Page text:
Baking History

A Taste For The Past

Cinnamon Tartlets (Small Tarts Have Big Hearts! Mini Pie Revolution Event #2)

Posted by bakinghistory on February 12, 2008

These plain little tarts hide a tender almond meringue heart scented with cinnamon
For Valentine’s day, in the second blog event hosted by Karyn and Ann, as my contribution I chose these little tarts from a vintage cookbook published in Chicago in 1907.
While reading the recipe I could tell they should be pretty good, but once I made them I realized I had underestimated the results.
Even if their plain appearance might not catch too much attention at first, they actually hide a surprisingly delicate meringue heart in their tender pastry shell.
From the original recipes by Paul Richards
In: “Paul Richard’s Book of Breads, Cakes, Pastries, Ices and Sweetmeats, 1907—USA
Short paste for tarts
2 cups (227 g) flour
1/3 cup (75 g) butter, cold
2-1/2 tbsp (30 g) sugar
1 yolk
1-3 tbsp (15-45 ml) milk (or as needed)
Cinnamon filling
1/3 cup egg white (whites from 2 extra-large eggs)
1/2 cup (100 g) sugar
scant 1/2 cup (2 oz., 60 g) whole almonds, blanched
1-1/2 tsp (3 g) ground cinnamon
extra sugar to decorate ( I used Demerara but any kind will do)
Prepare the almonds: Place the almonds on a baking sheet in a single layer. Toast the almonds in the oven (preheated at 350F°—180°C) for about 10 minutes, or until just lightly colored. Let the almonds cool completely.
Make the short paste: Put the flour in the food processor with the butter (diced) and pulse until the flour resembles wet sand. Add the sugar and pulse briefly to mix it in. Add the yolks and process briefly, then, with the machine running, add milk. Start with 1 tbsp of milk and add a little more at a time, pulsing, until the crumbly dough just holds together. Be careful not to add too much milk or the dough will be wet and sticky.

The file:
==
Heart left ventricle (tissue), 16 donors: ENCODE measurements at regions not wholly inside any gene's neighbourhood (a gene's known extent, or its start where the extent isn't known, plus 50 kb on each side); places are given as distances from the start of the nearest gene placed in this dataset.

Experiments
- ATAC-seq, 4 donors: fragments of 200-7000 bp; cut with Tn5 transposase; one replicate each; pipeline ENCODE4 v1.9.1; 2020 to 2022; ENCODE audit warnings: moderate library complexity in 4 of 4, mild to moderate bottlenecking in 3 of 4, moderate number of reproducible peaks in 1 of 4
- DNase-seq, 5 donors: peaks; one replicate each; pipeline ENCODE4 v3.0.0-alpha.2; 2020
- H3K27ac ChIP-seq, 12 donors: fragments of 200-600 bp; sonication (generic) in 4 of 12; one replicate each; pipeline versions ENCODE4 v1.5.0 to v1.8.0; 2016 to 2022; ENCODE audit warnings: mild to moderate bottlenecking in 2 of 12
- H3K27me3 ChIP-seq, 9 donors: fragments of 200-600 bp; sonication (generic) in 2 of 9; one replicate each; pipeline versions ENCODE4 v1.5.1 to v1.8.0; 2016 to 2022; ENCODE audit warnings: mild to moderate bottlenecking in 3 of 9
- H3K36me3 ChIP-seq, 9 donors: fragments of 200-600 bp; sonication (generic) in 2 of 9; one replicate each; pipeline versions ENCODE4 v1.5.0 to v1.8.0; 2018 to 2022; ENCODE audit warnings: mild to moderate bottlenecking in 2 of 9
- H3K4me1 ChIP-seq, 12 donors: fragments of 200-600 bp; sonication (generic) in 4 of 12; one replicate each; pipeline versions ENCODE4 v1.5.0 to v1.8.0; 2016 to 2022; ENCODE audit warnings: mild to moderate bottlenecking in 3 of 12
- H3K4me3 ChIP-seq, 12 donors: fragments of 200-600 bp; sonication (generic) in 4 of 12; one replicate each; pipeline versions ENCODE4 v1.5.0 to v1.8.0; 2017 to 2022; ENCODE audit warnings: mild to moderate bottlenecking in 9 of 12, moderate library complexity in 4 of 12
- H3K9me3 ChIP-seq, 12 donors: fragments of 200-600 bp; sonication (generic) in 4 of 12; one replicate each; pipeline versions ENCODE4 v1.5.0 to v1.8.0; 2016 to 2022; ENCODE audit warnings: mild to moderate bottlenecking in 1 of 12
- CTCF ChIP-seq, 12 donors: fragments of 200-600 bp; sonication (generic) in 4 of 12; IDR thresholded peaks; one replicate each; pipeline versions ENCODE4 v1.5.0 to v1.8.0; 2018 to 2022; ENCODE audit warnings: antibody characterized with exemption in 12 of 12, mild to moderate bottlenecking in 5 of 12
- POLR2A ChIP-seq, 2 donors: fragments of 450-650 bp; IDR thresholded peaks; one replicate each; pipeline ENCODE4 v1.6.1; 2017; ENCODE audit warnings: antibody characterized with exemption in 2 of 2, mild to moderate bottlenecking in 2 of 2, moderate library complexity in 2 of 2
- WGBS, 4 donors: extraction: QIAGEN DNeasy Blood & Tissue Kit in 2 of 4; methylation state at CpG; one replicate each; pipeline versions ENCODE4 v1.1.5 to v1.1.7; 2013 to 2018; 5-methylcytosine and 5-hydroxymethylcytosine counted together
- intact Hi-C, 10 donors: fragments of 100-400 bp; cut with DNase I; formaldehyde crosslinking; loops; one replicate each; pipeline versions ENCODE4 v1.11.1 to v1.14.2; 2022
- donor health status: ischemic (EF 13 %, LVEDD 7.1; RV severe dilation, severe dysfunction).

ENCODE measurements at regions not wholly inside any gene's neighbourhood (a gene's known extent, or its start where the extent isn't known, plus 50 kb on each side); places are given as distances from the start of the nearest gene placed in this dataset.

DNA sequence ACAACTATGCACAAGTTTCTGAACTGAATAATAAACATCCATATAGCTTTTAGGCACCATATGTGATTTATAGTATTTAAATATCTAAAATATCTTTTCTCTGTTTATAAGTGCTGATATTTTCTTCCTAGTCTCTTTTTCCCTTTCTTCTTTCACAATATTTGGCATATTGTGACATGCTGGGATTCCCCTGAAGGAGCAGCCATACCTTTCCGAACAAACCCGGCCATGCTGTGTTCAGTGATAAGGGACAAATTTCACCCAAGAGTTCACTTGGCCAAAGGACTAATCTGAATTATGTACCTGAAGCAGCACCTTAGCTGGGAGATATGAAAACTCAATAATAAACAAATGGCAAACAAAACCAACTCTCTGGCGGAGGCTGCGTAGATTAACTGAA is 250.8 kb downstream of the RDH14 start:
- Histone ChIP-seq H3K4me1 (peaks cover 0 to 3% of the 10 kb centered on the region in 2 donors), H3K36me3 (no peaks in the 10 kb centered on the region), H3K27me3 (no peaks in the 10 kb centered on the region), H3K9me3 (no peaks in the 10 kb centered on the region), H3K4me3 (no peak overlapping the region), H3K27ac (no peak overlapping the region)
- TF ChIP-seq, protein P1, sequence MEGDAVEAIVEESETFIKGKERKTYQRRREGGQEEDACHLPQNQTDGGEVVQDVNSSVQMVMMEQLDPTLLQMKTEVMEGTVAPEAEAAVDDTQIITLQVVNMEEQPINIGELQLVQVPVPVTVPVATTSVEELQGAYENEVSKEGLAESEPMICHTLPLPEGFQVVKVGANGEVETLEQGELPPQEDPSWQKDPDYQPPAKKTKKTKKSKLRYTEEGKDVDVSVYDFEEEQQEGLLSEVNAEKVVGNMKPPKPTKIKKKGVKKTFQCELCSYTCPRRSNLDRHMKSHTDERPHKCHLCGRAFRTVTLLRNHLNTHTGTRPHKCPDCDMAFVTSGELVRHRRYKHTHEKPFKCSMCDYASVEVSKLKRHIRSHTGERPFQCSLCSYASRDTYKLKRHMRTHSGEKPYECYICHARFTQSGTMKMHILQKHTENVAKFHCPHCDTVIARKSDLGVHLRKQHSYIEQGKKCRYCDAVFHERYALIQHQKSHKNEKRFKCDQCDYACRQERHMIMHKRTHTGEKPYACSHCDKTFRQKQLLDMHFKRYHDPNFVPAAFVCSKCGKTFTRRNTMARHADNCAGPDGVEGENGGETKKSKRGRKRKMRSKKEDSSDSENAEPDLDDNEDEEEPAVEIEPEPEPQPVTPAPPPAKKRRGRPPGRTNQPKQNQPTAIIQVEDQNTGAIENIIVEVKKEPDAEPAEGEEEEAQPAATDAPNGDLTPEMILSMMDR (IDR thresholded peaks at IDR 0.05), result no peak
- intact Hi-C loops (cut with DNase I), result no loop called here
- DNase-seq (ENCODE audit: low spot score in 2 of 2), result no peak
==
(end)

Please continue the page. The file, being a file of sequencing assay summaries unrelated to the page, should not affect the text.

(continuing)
Wrap the dough in wax paper and let it rest in a cool place for about 30 minutes.
Roll the paste on a floured board to a scant 1/8-inch (3 mm) thickness and line bottom and sides of tartlet molds. I have used heart-shaped tartlet pans that are as big as min-muffin cups.
Preheat the oven to 325°F (160°C)
Make the filling: Grind the almonds with 2 tbsp of sugar (taken from the total) and the cinnamon until they are fine and powdery. It is important that the almonds are cool when you grind them or they will become pasty and oily.
Beat the egg whites at high speed until soft, glossy peaks form, then add the remaining sugar 1 tsp at a time. The meringue should be stiff but not overbeaten and dry. Gently fold in the almond-cinnamon mixture, being careful not to deflate the meringue.
Assemble the tartlets: Fill each pastry shell to the rim with the meringue mixture, sprinkle a little sugar over the filling. Bake in a slow oven until puffed and golden (about 30-35 minutes, depending on the size of your mini pans). Cool the mini tarts on racks.
P.S. I scaled down the original recipes–the short paste recipe called for 3 lb of flour, and you might have a little more dough than filling, depending also on the type of tart pans you have.

4 Responses to “Cinnamon Tartlets (Small Tarts Have Big Hearts! Mini Pie Revolution Event #2)”

  1. Simona said

    I love the meringue + almond filling! I’ll try to make these tartlets.

  2. bakinghistory said

    Ciao Simona: we liked them so much, they did last only long enough to take the picture 🙂

  3. Ann said

    These look adorable and the recipe sounds fabulous. Thanks so much for participating again!

  4. bakinghistory said

    @ Ann: Thank you! This was a great blog event and I look forward to the next one in the Mini Pie Revolution!

Leave a Reply

Fill in your details below or click an icon to log in: Logo

You are commenting using your account. Log Out /  Change )

Google+ photo

You are commenting using your Google+ account. Log Out /  Change )

Twitter picture

You are commenting using your Twitter account. Log Out /  Change )

Facebook photo

You are commenting using your Facebook account. Log Out /  Change )


Connecting to %s

%d bloggers like this: